The Swiss National Bank on Monday posted an annual loss of 14.9 billion Swiss francs ($14.9 billion), as it continued to deploy a range of tactics to keep the franc's value under control.
The Swiss currency has been viewed as a safe haven in turbulent economic times.
Since the 2008 financial crisis, the BNS has broadened its options to guard against the Swiss franc becoming overvalued.
Those tactics involve massive foreign currency holdings, including in equities, which can leave the SNB exposed to stock market swings like those seen at the end of 2018.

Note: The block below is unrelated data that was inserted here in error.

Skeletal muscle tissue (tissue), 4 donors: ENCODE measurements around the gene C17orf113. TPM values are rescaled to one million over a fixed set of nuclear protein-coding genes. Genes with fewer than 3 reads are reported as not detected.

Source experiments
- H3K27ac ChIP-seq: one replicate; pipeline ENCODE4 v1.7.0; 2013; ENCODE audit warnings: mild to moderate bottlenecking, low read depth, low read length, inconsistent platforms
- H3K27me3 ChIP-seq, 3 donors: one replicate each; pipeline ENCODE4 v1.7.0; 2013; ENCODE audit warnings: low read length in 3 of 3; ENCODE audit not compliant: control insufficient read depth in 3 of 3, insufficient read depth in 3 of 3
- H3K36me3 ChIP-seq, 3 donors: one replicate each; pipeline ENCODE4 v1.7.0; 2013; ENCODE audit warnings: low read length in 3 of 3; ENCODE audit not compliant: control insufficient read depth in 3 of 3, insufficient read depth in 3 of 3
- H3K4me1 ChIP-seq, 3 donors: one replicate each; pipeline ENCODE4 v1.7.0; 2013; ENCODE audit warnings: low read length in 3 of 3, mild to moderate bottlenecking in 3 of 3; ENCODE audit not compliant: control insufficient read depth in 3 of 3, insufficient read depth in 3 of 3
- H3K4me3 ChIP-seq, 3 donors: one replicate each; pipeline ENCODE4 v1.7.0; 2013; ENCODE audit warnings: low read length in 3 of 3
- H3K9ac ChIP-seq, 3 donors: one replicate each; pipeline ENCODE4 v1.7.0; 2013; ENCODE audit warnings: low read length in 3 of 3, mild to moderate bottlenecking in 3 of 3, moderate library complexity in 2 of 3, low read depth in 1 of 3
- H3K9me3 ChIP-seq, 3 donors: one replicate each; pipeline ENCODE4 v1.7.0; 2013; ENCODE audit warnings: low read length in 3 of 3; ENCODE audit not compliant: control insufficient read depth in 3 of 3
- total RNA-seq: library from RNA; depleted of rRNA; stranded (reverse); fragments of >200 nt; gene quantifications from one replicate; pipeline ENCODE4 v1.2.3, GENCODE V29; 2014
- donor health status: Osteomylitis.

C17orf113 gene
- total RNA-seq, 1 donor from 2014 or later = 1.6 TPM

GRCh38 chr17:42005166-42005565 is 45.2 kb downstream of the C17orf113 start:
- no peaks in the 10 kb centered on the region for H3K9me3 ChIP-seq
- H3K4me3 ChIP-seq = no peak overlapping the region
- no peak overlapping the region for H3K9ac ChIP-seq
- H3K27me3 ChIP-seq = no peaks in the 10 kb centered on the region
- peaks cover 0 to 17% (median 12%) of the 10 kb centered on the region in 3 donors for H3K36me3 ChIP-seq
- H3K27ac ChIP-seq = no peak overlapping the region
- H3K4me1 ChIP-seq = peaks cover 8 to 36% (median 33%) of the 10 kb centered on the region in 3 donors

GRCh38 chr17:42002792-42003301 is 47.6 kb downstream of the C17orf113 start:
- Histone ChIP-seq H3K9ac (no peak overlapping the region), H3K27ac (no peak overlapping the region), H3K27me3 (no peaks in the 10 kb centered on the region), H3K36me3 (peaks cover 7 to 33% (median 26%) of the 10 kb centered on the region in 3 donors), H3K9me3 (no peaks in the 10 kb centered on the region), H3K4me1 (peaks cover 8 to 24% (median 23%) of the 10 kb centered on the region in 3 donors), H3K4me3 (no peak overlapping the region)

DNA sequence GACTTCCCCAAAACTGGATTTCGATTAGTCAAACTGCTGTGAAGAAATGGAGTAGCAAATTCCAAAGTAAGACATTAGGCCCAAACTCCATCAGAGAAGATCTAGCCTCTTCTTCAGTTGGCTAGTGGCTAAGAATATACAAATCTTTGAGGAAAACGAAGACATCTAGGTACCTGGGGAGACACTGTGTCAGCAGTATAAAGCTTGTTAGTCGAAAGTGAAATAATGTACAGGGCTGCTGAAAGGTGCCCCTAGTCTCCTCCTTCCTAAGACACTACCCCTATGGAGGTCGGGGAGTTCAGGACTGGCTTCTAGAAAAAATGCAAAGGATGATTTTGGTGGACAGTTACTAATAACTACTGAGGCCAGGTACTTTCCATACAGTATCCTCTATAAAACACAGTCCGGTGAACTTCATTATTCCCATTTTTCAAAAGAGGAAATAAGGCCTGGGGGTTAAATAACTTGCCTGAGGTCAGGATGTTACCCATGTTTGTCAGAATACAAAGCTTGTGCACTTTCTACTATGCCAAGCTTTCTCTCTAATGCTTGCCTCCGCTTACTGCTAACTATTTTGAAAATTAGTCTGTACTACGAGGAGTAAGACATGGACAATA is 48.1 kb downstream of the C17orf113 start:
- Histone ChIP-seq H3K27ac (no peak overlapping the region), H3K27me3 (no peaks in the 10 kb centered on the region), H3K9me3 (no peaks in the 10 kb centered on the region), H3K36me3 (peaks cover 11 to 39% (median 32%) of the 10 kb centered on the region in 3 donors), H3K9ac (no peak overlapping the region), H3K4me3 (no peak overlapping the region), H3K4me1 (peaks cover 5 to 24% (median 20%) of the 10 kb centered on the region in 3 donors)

In a statement, the SNB said its foreign currency positions lost 16.3 billion Swiss francs last year.
But it made 2.0 billion Swiss francs in 2018 from negative interest rates, another measure it uses to dampen the franc's value.
The SNB charges negative rates on certain accounts in order to keep investors from buying Swiss francs.
Last year, the SNB posted a record profit of 54 billion Swiss francs thanks to gains on its foreign currency and gold holdings.
In January 2015, the central bank decided to stop trying to hold down the franc's value against the euro.
That decision sent the franc soaring in value against major currencies and contributed to turbulence on global markets.